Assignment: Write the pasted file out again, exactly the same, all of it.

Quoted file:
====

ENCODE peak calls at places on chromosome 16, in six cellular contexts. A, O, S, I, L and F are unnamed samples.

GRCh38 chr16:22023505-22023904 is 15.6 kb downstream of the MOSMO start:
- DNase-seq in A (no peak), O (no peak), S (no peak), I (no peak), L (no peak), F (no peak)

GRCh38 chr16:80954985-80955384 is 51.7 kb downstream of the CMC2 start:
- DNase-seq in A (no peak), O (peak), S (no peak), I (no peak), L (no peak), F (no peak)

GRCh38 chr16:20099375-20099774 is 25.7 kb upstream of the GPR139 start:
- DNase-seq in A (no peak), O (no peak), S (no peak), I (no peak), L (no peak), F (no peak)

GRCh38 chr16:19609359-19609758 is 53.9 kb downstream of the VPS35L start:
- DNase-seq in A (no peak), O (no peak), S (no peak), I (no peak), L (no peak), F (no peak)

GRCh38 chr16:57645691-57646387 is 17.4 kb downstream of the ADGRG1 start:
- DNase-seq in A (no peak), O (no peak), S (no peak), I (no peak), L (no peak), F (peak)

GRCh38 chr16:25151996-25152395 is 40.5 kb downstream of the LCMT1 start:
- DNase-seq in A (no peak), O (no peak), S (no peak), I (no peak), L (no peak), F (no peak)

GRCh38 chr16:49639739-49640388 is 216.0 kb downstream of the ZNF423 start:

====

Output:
ENCODE peak calls at places on chromosome 16, in six cellular contexts. A, O, S, I, L and F are unnamed samples.

GRCh38 chr16:22023505-22023904 is 15.6 kb downstream of the MOSMO start:
- DNase-seq in A (no peak), O (no peak), S (no peak), I (no peak), L (no peak), F (no peak)

GRCh38 chr16:80954985-80955384 is 51.7 kb downstream of the CMC2 start:
- DNase-seq in A (no peak), O (peak), S (no peak), I (no peak), L (no peak), F (no peak)

GRCh38 chr16:20099375-20099774 is 25.7 kb upstream of the GPR139 start:
- DNase-seq in A (no peak), O (no peak), S (no peak), I (no peak), L (no peak), F (no peak)

GRCh38 chr16:19609359-19609758 is 53.9 kb downstream of the VPS35L start:
- DNase-seq in A (no peak), O (no peak), S (no peak), I (no peak), L (no peak), F (no peak)

GRCh38 chr16:57645691-57646387 is 17.4 kb downstream of the ADGRG1 start:
- DNase-seq in A (no peak), O (no peak), S (no peak), I (no peak), L (no peak), F (peak)

GRCh38 chr16:25151996-25152395 is 40.5 kb downstream of the LCMT1 start:
- DNase-seq in A (no peak), O (no peak), S (no peak), I (no peak), L (no peak), F (no peak)

GRCh38 chr16:49639739-49640388 is 216.0 kb downstream of the ZNF423 start: